Summary: God doesn’t cause suffering. But in the midst of our doubt surrounding suffering, God uses those experiences to our benefit.
“Why Does a Merciful and Loving God Allow Suffering?”
The Case for Faith Series
Job 1:6-22 (quotes taken from the NKJV unless noted)
Wakelee Church ~ March 6, 2005
Theme: God doesn’t cause suffering. But in the midst of our doubt surrounding suffering, God uses those experiences to our benefit.
Introduction – Tragedy… “Who has sinned?”–John 9:1-41
Tragedy can strike so quickly and capriciously. While going about our every day lives, in a moment, in the blink of an eye, the world can be changed.
As a nation we have been living with the awful reality since 9-11. Or take the tsunami in Asia. A quarter of a million killed by a freak wave from an ocean floor earthquake. Or how about in Wichita Kansas this week a Lutheran church experienced an absolutely gut wrenching tragedy. This Middle America church learned that Dennis L. Rader, the church council chair, scout leader, and 30 year member was the BTK Killer.
But tragedy is not just far from home. In our private lives we have all experienced tragedy in some form. And if you have avoided tragedy at this point in your life thank God that you have been spared, but consider your self lucky as well. Recognize it is only a matter of time.
And when tragedy occurs, our first nature is to question. While most of us know that God does not CAUSE tragedy. The Bible states clearly that God does not willingly afflict or grieve the children of men (Lamentations 3:33) .The greater problem for most believers is this: Why does God ALLOW such awful things to happen? In fact, it’s the number one question surveys tell us that people would like to ask God. It’s the number one intellectual reason for rejecting the existence of a loving God. It’s a question that deserves an answer.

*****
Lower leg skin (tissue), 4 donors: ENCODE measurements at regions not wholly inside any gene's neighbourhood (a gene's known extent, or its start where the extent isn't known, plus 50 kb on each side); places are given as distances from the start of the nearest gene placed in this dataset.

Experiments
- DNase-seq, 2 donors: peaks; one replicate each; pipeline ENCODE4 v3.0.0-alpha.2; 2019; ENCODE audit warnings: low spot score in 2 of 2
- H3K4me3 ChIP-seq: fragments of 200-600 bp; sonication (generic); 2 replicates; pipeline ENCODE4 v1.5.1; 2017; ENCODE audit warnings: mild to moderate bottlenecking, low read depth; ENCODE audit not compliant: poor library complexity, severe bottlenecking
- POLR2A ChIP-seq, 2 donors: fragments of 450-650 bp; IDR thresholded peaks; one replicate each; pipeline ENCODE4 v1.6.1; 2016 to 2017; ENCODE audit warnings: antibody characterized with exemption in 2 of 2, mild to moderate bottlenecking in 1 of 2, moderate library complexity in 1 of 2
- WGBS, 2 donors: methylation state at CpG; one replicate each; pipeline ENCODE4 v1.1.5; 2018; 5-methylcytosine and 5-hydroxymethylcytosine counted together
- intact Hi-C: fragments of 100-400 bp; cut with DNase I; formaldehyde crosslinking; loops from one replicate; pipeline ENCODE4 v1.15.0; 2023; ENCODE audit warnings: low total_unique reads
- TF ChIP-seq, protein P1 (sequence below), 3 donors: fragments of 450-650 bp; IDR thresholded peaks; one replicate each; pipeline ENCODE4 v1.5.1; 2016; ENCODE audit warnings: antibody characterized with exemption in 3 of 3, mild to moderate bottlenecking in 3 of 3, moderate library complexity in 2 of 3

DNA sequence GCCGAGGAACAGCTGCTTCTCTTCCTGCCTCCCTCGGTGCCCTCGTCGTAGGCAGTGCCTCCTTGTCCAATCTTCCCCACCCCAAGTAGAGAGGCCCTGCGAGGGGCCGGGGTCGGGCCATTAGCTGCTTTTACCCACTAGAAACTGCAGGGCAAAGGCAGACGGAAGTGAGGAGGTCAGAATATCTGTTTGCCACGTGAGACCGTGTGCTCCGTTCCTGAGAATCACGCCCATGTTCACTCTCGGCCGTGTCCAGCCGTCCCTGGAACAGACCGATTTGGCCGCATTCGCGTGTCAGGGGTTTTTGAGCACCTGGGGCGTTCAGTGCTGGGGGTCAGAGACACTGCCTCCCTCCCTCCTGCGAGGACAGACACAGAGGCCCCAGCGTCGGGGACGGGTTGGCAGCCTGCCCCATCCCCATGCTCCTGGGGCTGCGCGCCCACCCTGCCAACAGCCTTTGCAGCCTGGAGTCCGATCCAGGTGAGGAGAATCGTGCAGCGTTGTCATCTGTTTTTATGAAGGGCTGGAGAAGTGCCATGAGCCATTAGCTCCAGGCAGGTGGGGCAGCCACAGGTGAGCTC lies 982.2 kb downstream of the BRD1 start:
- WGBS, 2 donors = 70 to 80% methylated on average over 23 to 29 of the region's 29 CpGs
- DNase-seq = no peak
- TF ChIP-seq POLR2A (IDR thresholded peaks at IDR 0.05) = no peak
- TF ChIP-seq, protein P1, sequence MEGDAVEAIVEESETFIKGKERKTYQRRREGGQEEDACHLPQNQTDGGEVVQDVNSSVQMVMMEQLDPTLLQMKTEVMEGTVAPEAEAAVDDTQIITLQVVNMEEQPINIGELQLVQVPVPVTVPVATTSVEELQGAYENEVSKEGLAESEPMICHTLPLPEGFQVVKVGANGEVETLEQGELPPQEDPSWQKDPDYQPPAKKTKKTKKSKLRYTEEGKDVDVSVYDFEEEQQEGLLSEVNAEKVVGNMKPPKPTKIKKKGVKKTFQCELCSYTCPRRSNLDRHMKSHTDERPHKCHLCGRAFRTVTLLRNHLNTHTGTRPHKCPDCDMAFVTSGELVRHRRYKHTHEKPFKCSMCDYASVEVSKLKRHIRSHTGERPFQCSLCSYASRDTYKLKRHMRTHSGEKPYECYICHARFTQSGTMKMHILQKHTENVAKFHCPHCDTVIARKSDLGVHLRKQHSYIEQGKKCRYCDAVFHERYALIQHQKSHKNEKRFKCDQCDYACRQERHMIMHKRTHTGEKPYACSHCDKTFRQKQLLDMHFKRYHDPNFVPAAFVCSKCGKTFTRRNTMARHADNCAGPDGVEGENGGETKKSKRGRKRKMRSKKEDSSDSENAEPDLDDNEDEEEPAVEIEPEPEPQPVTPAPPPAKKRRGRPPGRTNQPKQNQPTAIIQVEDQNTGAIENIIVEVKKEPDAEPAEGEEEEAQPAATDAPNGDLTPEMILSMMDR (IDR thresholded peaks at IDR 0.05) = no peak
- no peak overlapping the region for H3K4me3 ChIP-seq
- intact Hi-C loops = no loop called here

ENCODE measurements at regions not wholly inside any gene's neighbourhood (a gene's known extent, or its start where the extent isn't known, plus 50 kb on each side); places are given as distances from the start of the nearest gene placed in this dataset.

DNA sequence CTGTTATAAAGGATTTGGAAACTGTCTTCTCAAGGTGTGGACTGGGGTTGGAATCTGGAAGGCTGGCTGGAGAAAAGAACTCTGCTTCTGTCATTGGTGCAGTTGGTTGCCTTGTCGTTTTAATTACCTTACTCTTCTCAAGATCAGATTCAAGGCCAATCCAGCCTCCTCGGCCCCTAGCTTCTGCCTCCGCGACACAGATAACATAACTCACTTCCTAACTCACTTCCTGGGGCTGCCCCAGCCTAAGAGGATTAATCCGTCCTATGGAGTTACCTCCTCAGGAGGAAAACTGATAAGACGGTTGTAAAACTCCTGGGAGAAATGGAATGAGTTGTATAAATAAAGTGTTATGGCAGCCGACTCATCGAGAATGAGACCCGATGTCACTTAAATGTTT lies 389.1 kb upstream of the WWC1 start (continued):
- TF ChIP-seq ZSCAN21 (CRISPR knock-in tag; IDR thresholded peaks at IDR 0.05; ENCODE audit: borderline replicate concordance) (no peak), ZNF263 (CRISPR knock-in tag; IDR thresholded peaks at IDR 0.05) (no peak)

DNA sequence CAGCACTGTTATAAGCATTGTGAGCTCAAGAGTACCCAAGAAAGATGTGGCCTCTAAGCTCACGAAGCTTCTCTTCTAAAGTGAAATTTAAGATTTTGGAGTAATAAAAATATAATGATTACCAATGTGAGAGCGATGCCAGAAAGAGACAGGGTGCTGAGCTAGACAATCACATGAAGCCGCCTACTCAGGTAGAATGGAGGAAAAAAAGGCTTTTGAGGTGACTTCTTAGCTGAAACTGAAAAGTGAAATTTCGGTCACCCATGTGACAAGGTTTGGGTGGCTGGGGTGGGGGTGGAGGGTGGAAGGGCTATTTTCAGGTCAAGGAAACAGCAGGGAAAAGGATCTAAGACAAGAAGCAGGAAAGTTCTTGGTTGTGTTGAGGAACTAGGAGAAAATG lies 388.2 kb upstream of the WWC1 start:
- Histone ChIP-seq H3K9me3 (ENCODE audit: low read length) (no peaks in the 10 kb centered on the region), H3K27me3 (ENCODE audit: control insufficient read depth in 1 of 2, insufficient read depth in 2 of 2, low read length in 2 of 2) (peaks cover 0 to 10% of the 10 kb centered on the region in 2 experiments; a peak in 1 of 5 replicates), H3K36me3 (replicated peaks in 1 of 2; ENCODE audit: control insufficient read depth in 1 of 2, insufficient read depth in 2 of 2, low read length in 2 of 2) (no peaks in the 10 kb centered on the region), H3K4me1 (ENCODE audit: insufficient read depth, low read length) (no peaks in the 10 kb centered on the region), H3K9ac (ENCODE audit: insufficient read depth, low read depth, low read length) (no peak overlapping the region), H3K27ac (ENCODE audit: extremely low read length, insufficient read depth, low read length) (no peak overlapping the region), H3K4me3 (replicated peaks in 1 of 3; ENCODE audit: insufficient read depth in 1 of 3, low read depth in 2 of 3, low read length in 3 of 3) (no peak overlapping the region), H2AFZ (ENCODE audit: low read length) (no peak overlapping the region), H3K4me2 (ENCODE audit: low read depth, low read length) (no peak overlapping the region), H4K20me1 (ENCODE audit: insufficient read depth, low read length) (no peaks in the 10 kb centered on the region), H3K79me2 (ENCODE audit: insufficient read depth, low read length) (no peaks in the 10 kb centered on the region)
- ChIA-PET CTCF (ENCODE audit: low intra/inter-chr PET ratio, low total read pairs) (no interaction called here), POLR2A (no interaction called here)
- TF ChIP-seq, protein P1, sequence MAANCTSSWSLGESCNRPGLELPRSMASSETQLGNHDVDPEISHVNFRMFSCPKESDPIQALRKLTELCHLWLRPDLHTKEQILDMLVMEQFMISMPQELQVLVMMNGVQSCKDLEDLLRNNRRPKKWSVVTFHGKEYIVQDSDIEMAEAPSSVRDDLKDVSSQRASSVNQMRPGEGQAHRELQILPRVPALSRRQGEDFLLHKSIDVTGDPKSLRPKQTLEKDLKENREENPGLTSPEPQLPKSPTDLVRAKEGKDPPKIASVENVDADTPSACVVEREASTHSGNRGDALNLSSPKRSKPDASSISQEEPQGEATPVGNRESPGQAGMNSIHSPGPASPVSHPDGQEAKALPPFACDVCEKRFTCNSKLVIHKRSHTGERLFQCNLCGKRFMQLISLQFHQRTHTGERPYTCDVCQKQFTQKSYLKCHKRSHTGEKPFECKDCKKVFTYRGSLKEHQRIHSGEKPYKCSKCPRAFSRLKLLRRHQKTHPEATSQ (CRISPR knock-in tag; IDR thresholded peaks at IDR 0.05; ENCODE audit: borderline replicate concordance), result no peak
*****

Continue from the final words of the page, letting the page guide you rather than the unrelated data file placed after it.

Jesus’ disciples asked our Lord this thorny question 2000 years ago. They met a man one day who had been born blind. In the first century, most people believed that all suffering was the result of sin. So the disciples asked Jesus, "Who sinned in this case, this blind man or his parents?" "Tell us, Jesus," they begged, "why was this man born blind?"
Jesus did not respond with a neat, simple answer to the problem of human suffering. He never answered “why” this man was blind in the first place, but he did focus on what good could come from the experience when he said, “..the works of God should be revealed in him.” (John 9:3-5) Sometimes this is all we have to work with.
I am suspicious of anyone who talks too glibly about this age-old mystery. There’s a humbling episode from a British movie entitled, "Whistle in the Wind" where a brother and sister had experienced the death of their pet kitten.
They had prayed fervently that the cat would get well, but instead it died. They couldn’t understand. So, they went in search of the local pastor. They found him in a taking a morning break, enjoying his tea and newspaper. They asked him, "Why did God let our cat die?"
The good pastor was not delighted to be interrupted with the matter of a deceased cat. But out of duty he laid aside his paper and launched into a long, complex, theological response to this question. The children stood and listened intently. When he finished he wished them well and went back to his newspaper. The children walked away somewhat bewildered.